The gnarled forests of Middle Earth thrust out to embrace the audience. The automated, cantilevered stage turns, twists, rises, falls and tilts in myriad and extraordinary ways -- at one moment, a winding forest path, the next, a soaring battlefield promontory, while wind and smoke swirl through the auditorium. Menacing orcs leap and tumble like pre-historic Raptors. A dozen Ents --14-feet-high humanoid trees (actors on stilts) -- conduct a council of the forest. The music -- jointly composed by the Finnish folk ensemble Varttina and India's A.R. Rahman -- owes more to opera than musical theatre, an almost continuous score that includes lush ballads, a rollicking drinking number (at the Prancing Pony Inn), a powerful anthem song, as well as the stirring, discordant strains of the battlefield.As a man who seriously considered just catching a flight to New Zealand trying to get work on the film trilogy in any way possible, I am seriously geeking out with excitement here.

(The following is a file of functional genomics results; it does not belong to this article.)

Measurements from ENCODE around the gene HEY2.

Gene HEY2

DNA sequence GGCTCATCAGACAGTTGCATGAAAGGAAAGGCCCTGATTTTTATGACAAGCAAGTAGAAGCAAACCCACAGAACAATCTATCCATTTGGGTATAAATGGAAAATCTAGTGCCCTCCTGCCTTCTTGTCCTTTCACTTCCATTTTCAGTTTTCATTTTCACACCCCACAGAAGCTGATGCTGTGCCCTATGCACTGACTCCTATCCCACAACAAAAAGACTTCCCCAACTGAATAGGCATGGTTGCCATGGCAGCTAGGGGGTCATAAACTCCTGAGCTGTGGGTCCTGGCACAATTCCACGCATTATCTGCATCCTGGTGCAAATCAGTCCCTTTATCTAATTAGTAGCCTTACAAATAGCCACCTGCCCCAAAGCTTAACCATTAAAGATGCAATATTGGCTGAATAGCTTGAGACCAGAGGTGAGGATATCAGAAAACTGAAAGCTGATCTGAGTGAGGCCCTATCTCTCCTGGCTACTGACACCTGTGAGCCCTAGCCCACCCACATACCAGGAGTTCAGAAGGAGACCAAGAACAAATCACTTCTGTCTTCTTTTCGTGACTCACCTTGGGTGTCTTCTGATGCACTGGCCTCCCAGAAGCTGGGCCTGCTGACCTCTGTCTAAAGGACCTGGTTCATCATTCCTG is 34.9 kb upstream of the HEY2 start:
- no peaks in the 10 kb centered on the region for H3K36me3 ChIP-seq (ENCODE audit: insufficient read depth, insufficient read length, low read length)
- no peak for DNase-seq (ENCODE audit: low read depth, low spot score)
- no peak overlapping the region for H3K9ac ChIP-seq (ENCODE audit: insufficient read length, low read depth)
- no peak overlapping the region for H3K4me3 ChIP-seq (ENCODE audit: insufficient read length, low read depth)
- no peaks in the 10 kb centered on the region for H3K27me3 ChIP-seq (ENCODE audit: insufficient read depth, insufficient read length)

Monday, February 06, 2006
"Lord of the Rings" in Toronto -- Early Buzz Good
The Globe and Mail was at the first previews. Technical glitches, long breaks, 5 hours long (including extended breaks) and it all sounds promising.